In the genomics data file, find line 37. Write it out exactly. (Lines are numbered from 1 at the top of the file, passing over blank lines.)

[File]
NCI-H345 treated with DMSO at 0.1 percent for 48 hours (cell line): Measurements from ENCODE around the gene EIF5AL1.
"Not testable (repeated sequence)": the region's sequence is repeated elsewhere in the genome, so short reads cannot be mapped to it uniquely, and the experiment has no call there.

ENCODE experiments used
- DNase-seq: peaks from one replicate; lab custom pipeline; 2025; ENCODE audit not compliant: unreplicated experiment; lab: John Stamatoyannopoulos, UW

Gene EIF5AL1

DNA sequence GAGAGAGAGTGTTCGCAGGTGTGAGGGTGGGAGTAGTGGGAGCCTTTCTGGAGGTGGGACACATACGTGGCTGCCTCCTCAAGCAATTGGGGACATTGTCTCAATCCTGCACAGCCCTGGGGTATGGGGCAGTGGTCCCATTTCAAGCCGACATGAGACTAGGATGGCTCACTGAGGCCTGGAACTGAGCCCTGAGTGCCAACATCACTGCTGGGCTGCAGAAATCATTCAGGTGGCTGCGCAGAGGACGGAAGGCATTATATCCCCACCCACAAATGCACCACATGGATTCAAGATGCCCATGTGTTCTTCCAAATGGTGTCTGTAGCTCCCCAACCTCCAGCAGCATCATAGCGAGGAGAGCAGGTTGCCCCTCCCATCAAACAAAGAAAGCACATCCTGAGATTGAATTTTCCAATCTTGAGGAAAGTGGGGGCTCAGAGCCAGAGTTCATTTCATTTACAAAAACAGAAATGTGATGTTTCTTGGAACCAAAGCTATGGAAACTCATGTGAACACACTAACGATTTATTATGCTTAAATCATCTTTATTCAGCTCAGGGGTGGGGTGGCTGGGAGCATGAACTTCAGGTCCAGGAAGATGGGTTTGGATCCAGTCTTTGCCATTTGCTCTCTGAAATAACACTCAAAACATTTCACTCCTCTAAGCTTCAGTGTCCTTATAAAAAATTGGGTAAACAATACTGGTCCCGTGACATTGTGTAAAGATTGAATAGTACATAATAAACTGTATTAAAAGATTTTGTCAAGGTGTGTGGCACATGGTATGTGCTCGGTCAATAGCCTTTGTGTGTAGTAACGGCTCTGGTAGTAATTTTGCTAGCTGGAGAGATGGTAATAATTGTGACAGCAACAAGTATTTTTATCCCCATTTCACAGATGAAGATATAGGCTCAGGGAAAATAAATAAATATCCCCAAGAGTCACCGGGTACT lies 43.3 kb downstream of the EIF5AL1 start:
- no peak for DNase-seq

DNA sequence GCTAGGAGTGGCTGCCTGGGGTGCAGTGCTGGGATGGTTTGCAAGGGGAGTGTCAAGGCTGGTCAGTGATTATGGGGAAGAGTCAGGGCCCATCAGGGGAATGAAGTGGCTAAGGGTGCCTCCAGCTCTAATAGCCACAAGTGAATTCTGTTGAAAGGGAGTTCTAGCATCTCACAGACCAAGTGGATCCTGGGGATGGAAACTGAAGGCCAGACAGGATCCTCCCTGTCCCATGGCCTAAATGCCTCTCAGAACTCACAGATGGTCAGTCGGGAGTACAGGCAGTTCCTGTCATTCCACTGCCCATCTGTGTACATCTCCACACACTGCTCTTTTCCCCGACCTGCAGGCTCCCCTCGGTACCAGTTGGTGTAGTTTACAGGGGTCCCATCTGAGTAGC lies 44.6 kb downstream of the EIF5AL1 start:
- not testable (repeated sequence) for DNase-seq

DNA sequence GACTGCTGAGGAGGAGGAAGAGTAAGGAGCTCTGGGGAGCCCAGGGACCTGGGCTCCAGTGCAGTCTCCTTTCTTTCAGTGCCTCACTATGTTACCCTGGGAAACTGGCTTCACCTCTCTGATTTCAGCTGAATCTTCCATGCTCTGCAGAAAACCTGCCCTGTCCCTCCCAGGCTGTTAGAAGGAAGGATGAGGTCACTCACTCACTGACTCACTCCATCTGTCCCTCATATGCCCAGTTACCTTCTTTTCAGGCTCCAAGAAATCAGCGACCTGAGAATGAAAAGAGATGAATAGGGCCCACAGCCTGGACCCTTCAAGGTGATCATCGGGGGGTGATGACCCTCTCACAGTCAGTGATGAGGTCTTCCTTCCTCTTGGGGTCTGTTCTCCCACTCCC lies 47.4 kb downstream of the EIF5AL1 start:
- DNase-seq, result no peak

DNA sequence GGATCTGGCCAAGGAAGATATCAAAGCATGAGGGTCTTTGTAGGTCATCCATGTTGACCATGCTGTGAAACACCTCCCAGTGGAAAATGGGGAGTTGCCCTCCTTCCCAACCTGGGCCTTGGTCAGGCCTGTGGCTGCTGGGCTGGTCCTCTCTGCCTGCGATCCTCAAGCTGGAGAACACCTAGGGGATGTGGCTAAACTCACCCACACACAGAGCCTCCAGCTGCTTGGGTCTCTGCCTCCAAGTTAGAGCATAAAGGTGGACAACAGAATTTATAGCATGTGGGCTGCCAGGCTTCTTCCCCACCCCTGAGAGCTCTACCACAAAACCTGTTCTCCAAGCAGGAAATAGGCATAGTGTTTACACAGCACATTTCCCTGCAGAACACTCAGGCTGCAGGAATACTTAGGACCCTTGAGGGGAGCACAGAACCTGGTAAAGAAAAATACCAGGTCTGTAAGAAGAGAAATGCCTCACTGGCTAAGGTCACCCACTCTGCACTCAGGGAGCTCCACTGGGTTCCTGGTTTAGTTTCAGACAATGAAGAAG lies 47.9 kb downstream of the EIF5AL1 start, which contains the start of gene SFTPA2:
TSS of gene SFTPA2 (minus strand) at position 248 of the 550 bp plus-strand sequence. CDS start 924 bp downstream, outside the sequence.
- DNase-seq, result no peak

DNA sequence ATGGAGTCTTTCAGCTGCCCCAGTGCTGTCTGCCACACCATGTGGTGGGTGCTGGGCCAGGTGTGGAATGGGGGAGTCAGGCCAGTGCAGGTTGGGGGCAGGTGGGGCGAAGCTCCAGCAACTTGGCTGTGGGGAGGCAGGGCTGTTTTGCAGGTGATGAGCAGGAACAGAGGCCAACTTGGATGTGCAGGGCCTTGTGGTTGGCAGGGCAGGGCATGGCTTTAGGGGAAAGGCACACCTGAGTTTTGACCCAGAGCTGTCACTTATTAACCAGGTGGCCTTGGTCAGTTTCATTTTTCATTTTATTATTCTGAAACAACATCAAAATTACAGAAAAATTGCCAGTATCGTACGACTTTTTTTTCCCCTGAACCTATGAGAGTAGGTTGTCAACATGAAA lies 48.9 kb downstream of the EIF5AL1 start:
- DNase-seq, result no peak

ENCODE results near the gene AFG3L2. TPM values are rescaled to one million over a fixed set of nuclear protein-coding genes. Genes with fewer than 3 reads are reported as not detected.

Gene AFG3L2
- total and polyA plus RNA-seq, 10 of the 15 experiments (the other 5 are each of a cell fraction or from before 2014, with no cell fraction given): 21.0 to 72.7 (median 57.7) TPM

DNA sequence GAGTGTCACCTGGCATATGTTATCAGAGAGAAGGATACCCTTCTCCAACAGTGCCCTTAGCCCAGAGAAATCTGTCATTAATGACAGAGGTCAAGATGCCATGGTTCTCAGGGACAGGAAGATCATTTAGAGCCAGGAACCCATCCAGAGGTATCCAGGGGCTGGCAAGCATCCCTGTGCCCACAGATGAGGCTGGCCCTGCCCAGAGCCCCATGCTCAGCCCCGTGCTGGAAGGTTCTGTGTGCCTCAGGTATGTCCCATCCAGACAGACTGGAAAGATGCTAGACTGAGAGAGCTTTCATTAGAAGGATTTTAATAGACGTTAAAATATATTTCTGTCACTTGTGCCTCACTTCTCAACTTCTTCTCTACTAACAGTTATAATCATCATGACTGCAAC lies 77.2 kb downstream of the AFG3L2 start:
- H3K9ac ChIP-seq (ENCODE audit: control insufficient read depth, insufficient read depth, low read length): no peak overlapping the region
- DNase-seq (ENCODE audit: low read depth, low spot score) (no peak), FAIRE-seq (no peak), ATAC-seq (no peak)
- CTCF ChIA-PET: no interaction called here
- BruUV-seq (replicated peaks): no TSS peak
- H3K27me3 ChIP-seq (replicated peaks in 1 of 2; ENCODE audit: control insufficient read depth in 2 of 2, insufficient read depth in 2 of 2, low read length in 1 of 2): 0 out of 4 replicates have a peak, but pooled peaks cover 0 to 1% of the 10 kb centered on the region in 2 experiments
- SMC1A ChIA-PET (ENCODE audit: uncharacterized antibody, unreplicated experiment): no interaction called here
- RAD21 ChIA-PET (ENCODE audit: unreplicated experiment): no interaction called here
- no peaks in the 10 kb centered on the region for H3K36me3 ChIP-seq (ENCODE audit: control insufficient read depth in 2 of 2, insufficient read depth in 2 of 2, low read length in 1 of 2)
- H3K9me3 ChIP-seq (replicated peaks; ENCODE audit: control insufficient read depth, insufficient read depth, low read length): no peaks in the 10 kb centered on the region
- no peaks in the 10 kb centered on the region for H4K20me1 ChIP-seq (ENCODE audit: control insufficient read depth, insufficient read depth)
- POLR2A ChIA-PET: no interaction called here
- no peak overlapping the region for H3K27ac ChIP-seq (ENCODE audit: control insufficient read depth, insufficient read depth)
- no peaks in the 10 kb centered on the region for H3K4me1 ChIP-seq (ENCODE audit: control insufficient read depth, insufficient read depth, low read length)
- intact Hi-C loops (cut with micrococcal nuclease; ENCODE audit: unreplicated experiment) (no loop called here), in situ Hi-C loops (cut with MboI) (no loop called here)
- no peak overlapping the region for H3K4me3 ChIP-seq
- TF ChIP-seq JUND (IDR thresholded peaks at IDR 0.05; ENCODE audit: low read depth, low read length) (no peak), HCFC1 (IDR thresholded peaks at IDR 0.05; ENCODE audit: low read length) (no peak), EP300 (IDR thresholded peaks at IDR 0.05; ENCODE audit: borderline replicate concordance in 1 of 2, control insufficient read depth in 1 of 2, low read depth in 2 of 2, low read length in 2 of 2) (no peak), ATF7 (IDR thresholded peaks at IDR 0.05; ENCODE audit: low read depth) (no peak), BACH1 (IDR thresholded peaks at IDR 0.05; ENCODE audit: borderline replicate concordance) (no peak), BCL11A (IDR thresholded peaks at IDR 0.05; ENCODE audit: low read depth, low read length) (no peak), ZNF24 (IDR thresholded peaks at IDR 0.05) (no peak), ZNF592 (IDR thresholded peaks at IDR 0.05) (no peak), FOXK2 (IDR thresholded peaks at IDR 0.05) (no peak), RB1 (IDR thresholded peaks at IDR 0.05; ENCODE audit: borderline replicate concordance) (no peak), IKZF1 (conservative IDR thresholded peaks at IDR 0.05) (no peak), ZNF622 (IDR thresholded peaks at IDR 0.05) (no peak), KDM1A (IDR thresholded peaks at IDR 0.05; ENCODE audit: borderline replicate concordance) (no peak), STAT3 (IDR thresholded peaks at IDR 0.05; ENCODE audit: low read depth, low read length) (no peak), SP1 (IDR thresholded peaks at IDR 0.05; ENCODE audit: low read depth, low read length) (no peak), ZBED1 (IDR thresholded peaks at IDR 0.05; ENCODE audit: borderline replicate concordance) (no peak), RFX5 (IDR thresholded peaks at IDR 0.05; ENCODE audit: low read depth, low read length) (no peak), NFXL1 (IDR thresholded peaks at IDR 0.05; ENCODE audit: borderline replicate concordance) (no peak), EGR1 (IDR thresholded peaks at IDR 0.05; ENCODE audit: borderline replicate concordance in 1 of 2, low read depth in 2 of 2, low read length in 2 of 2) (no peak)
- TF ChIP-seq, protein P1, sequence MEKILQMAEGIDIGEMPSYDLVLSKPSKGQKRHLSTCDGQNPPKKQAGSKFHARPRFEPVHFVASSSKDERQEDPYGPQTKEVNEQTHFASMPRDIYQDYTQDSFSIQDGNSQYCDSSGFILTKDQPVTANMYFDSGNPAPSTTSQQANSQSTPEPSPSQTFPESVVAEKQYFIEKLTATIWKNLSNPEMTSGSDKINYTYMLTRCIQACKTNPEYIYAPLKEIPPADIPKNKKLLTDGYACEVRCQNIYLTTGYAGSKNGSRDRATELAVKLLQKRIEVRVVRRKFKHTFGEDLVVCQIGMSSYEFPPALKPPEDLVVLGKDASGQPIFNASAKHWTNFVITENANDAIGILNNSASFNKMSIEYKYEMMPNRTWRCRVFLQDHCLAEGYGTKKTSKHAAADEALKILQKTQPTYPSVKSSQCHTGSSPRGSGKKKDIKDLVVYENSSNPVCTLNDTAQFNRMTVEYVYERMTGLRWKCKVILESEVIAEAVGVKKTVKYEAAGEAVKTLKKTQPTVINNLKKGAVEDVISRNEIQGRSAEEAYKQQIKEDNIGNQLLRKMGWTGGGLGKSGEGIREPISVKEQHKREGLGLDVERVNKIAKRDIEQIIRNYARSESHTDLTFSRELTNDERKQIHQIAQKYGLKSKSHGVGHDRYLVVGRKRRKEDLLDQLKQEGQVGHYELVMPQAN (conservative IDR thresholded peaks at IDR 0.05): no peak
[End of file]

- TF ChIP-seq, protein P1, sequence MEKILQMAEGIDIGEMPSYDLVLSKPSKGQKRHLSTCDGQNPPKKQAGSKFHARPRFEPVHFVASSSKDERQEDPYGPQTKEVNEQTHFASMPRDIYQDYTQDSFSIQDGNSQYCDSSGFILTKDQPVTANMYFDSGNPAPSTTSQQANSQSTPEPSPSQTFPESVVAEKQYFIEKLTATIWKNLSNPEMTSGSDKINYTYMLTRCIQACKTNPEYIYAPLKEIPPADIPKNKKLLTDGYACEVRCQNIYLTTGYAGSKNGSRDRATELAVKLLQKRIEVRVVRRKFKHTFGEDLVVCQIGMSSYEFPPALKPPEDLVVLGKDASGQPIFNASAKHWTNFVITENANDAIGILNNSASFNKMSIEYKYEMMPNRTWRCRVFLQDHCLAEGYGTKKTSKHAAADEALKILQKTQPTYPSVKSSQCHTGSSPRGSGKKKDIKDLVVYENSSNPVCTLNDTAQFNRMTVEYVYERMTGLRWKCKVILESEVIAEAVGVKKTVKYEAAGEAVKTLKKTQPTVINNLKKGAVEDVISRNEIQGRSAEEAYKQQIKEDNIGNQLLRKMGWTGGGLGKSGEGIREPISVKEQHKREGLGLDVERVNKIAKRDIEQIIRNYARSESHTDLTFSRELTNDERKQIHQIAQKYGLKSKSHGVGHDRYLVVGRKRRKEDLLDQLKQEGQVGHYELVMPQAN (conservative IDR thresholded peaks at IDR 0.05): no peak